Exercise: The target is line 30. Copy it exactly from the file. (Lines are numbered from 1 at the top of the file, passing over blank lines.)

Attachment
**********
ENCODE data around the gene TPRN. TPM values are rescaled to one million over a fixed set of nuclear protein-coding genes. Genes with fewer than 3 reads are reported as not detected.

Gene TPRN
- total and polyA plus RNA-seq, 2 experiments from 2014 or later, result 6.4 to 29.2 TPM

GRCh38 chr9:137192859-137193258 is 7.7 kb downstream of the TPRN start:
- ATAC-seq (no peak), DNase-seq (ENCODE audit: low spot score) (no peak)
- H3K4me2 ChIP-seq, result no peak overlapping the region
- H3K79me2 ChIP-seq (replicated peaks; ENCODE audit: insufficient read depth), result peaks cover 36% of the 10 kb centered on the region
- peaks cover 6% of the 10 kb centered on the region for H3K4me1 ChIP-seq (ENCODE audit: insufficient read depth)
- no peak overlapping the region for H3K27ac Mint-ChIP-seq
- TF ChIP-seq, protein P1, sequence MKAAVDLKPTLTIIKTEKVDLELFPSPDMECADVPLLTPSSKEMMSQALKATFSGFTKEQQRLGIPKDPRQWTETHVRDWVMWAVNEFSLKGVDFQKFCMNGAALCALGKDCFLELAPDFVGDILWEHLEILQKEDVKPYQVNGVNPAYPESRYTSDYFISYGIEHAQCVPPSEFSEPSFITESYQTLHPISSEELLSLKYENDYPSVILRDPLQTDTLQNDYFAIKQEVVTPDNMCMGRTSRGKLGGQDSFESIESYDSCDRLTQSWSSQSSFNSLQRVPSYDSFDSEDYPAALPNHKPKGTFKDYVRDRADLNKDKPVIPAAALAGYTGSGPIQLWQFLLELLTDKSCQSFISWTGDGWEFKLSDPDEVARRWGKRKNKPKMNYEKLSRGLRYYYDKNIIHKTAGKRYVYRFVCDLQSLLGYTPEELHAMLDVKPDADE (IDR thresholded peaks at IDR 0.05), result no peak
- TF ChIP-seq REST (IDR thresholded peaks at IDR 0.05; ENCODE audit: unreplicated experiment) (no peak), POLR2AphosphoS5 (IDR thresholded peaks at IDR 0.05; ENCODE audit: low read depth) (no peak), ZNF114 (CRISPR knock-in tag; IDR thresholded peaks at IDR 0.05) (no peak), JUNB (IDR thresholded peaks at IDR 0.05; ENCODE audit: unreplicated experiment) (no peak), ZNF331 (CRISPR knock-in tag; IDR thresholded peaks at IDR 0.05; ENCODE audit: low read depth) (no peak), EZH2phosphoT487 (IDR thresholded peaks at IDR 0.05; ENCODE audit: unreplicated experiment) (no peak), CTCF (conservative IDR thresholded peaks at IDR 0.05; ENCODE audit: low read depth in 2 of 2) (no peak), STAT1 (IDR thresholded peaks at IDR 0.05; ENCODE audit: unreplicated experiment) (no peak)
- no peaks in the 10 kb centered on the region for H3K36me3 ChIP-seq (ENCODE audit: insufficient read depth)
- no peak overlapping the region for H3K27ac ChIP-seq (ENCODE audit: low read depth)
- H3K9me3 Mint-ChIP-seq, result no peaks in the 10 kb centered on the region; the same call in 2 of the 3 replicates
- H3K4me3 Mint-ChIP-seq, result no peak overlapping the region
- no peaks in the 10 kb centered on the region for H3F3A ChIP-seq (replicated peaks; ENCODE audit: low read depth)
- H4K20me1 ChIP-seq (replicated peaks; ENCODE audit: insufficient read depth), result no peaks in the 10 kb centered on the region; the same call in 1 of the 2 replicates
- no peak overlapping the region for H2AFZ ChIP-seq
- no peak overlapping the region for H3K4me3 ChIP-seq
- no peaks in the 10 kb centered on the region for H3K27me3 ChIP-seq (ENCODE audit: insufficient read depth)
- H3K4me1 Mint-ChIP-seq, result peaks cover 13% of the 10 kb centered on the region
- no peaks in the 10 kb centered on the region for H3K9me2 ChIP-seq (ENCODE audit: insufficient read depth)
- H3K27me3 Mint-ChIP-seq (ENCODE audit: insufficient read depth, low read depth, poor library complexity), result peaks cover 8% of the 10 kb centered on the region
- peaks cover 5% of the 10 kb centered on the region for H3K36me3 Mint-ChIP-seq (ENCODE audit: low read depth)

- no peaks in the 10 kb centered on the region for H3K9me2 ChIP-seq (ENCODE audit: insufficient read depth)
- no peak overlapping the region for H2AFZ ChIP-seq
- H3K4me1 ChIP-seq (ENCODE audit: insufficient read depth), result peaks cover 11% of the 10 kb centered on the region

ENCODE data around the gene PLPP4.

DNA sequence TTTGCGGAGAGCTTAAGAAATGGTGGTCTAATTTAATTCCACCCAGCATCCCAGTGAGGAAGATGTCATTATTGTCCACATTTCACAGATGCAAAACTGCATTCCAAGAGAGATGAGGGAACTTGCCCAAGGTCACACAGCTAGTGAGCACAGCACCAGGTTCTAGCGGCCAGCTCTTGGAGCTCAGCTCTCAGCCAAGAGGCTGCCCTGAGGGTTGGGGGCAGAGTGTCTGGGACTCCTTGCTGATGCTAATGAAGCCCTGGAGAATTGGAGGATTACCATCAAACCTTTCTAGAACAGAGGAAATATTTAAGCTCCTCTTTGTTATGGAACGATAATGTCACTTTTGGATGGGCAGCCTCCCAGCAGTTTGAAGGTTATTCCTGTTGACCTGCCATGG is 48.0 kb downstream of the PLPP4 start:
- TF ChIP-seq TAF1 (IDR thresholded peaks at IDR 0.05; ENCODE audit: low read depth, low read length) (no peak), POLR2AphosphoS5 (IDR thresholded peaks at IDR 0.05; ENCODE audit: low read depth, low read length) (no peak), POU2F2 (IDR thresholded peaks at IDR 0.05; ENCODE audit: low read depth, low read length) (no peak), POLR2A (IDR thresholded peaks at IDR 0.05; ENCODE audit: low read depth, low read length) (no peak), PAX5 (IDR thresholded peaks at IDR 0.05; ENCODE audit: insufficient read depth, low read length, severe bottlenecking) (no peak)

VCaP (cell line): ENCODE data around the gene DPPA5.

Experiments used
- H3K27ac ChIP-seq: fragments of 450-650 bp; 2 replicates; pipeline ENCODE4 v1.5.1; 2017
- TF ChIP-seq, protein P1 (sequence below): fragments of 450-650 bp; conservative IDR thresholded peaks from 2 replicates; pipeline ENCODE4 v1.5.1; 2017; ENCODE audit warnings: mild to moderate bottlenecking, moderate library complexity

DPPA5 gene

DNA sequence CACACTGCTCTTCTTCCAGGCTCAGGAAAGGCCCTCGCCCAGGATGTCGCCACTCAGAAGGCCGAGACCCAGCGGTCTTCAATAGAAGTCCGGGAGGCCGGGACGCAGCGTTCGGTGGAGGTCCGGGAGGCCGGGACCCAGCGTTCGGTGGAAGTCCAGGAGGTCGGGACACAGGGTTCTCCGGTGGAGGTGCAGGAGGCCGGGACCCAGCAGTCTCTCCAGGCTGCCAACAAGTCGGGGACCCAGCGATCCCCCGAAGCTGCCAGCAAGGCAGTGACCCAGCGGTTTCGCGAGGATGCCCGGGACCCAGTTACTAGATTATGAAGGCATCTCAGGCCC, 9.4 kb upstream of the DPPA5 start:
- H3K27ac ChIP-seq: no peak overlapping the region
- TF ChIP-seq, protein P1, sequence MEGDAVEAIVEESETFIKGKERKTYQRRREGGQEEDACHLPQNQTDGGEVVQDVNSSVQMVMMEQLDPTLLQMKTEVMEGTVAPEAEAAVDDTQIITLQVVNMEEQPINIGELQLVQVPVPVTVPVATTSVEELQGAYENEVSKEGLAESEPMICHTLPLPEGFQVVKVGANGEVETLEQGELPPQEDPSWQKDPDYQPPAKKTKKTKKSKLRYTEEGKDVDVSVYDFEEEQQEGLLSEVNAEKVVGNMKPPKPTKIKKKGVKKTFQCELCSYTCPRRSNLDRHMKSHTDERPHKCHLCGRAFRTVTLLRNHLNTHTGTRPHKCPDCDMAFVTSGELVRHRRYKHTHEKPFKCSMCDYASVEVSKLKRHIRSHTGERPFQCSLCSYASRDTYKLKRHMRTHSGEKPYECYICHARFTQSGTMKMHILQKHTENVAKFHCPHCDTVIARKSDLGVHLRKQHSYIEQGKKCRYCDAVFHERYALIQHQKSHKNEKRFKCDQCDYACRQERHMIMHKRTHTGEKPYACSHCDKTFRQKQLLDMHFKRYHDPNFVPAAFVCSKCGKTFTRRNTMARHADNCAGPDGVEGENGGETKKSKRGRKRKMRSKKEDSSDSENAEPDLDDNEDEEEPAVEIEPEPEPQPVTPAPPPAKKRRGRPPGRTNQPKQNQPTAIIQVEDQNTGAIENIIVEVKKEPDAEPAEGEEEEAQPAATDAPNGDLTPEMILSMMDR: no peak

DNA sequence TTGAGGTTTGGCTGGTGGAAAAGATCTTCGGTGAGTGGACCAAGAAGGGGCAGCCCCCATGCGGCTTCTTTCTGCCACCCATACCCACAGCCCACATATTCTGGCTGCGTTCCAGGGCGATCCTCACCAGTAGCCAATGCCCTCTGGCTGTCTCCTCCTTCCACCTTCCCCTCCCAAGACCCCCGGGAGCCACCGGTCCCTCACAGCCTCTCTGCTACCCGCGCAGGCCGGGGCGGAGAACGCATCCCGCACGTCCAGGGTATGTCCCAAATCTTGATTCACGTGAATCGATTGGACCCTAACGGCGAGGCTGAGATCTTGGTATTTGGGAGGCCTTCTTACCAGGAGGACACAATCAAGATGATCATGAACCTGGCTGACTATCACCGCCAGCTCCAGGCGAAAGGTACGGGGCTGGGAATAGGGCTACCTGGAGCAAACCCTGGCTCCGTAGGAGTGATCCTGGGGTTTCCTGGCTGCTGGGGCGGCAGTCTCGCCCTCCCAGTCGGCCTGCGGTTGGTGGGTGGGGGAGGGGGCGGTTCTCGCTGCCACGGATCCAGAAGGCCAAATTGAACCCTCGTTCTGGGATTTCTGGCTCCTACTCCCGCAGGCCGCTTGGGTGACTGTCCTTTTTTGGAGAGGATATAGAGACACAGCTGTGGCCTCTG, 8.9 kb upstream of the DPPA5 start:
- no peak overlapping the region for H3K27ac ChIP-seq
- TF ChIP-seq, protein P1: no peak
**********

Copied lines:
- TF ChIP-seq TAF1 (IDR thresholded peaks at IDR 0.05; ENCODE audit: low read depth, low read length) (no peak), POLR2AphosphoS5 (IDR thresholded peaks at IDR 0.05; ENCODE audit: low read depth, low read length) (no peak), POU2F2 (IDR thresholded peaks at IDR 0.05; ENCODE audit: low read depth, low read length) (no peak), POLR2A (IDR thresholded peaks at IDR 0.05; ENCODE audit: low read depth, low read length) (no peak), PAX5 (IDR thresholded peaks at IDR 0.05; ENCODE audit: insufficient read depth, low read length, severe bottlenecking) (no peak)